So if you’ll indulge me, I’d like to talk for a few minutes about what I’m trying to do with the main novel in my series, and why it terrifies me.
Most fantasy with a Big Bad and a Chosen One tends to get a lot of its conflict by the fact that the CO refuses the call to destiny. It’s a formula that works, so it gets used a lot. And I still remember the exact moment when I decided MY Chosen One wasn’t going to pull that shit – it was when I was reading The Dragon Reborn, and Rand literally ran away instead of sucking it up and doing his job. And then he spent basically the rest of the series being all “Woe is me! I am cursed!” and similar.
And the same thing pretty much happened with Buffy, where she just absolutely hates what she is and takes a very long time to come to terms with it, and is always pretty emo about the whole thing.
So fuck that trope. I’m not using it. I have got a Chosen One, and when she figures out she’s the CO, she’s not running from it so much as to it. “You need me to save the universe? I’ll pencil you in for Tuesday.” She’s all about this, because while it’s a terrifying huge responsibility, she’s just grateful that she’s got some measure of control over what happens, that she doesn’t have to sit on the sidelines and hope like fuck that the CO doesn’t fail. She’s very much an action person, and a bit of a control freak.
And she fucking loves this job. Not every part of it, of course. Some of it sucks rancid shark carcass. But for the most part, she enjoys the hell out of it. Best thing ever, to her.
And it’s not like she was running from a bad situation. She loved her previous job. She sacrificed a lot for that job and didn’t want to leave it. But when she was called, she didn’t hesitate. She left it behind.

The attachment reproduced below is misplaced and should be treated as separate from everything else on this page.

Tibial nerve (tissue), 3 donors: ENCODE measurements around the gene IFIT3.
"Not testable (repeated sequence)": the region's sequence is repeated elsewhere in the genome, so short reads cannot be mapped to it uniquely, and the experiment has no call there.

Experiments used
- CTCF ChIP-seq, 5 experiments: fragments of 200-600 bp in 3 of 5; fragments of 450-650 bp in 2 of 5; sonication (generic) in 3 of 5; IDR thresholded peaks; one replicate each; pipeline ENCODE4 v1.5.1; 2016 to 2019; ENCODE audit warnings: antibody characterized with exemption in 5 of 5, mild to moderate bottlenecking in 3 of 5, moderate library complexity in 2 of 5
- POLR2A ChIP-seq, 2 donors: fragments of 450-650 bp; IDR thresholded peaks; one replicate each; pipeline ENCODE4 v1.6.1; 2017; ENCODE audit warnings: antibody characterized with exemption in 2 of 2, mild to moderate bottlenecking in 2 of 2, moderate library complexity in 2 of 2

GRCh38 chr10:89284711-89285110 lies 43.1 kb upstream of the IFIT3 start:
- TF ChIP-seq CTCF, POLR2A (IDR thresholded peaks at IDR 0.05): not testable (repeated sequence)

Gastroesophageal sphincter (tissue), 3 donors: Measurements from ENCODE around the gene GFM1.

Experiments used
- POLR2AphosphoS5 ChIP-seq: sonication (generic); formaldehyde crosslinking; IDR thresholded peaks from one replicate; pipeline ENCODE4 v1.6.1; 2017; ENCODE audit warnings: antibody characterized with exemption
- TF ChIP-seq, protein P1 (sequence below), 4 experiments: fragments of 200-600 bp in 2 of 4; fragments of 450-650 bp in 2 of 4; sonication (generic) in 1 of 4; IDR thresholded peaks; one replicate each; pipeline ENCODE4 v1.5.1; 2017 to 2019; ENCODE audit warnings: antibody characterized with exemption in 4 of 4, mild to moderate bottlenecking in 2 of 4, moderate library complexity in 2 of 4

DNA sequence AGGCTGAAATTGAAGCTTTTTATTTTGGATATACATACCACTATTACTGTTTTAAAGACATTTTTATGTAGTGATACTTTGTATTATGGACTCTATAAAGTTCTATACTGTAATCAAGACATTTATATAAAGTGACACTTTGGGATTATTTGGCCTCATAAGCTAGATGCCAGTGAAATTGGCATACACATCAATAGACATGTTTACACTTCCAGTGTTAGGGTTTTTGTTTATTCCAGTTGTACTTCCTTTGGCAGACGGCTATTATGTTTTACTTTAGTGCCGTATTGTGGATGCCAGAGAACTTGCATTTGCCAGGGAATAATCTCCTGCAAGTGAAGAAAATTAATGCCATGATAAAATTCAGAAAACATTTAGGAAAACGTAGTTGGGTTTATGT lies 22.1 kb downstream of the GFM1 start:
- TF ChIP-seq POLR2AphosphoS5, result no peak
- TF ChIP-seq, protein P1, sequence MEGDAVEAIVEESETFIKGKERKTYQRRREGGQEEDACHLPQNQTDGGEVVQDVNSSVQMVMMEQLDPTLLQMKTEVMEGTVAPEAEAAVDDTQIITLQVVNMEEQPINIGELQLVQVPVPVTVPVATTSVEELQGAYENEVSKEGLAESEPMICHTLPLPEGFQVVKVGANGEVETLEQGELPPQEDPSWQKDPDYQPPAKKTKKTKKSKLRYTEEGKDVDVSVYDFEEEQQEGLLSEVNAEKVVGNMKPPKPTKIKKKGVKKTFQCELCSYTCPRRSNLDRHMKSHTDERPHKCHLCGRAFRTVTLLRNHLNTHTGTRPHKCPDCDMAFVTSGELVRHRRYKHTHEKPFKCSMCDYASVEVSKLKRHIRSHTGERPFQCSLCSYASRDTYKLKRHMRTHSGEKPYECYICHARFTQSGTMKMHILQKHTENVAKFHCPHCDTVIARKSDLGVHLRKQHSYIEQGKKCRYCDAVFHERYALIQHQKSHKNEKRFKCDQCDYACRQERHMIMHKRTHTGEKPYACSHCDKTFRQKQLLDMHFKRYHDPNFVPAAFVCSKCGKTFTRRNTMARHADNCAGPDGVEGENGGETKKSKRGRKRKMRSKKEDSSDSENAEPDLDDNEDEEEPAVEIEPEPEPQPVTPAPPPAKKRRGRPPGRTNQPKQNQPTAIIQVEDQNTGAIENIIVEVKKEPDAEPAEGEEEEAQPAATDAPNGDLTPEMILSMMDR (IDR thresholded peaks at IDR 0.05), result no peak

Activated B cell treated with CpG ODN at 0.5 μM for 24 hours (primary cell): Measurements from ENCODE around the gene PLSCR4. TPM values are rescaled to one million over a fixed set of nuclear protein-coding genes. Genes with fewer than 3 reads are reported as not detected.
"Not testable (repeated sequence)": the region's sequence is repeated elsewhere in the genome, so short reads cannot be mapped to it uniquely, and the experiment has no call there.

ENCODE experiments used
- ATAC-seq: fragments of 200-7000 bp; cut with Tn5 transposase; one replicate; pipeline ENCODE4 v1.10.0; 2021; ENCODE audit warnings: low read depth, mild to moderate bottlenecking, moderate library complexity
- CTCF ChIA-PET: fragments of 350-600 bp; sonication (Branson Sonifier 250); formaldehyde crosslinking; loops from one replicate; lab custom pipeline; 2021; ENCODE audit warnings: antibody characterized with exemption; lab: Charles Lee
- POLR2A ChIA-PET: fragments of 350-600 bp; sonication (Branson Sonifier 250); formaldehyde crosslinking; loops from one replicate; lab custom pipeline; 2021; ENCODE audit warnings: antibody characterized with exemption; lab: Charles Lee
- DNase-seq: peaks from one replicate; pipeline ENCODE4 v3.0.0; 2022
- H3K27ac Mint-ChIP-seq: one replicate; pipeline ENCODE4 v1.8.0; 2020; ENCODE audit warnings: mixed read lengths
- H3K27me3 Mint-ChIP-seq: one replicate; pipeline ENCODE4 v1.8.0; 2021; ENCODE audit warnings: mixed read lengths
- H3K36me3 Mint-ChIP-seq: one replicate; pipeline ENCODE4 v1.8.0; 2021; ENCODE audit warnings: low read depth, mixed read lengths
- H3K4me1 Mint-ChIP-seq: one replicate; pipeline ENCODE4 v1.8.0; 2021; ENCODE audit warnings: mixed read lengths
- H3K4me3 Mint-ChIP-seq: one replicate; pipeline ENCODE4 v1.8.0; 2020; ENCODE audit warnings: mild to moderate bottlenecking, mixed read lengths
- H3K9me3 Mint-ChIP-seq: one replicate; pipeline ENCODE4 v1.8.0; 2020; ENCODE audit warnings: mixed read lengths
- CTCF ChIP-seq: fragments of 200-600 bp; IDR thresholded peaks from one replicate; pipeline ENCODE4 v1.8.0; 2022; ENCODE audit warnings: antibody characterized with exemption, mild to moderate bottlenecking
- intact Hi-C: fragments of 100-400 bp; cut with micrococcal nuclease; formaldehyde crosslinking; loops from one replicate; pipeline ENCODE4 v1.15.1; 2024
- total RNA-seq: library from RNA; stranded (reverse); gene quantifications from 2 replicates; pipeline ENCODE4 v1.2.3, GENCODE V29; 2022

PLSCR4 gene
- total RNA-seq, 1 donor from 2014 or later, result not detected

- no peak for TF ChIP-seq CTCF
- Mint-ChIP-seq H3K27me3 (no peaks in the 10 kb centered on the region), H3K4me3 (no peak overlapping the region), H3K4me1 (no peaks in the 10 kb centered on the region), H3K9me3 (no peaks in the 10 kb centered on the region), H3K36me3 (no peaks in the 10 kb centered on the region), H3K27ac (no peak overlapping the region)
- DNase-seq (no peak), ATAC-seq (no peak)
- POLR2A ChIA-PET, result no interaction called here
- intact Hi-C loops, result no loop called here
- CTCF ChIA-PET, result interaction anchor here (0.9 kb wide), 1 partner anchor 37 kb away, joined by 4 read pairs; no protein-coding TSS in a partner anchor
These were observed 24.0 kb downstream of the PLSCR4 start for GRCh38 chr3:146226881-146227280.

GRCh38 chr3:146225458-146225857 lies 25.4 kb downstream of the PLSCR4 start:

Okay, so she refused one call – before anybody knew what she was, but knew she’d be a good person to have on their side, and begged her to join up, she was all, “Nah, doing important shit over here, you guys have got this.” And then she saw they really kinda didn’t, and she saw that they were all waiting for a Chosen One who hadn’t bothered to show up, and after a bit she was all, “Fuck this. If she’s not coming, I’ll do the damned job.” She chose to become the Chosen One, and was mightily shocked to find out she’d actually been groomed for that role from birth. Because, you see, the original Chosen One had fucked up beyond all belief, and had to be destroyed, and she ended up being the best possible replacement. But the people who groomed her knew it was important for her to come to it on her own terms, as an outsider, because what had sabotaged the original CO was being so much on the inside that she couldn’t take a vitally necessary risk.
So the tension is really going to come from her being such an outsider, from not knowing so much that she needs to know, from being just a human (a very clever one, and well-trained, but just a human regardless). It will come from her never being certain this is going to work, just certain they have to try. There will be people who question her legitimacy, and others who outright deny it, because she isn’t who they were expecting. But she does not for a moment put that duty down. She doesn’t for an instant do the “Woe is me!” shtick. She is not that kind of person.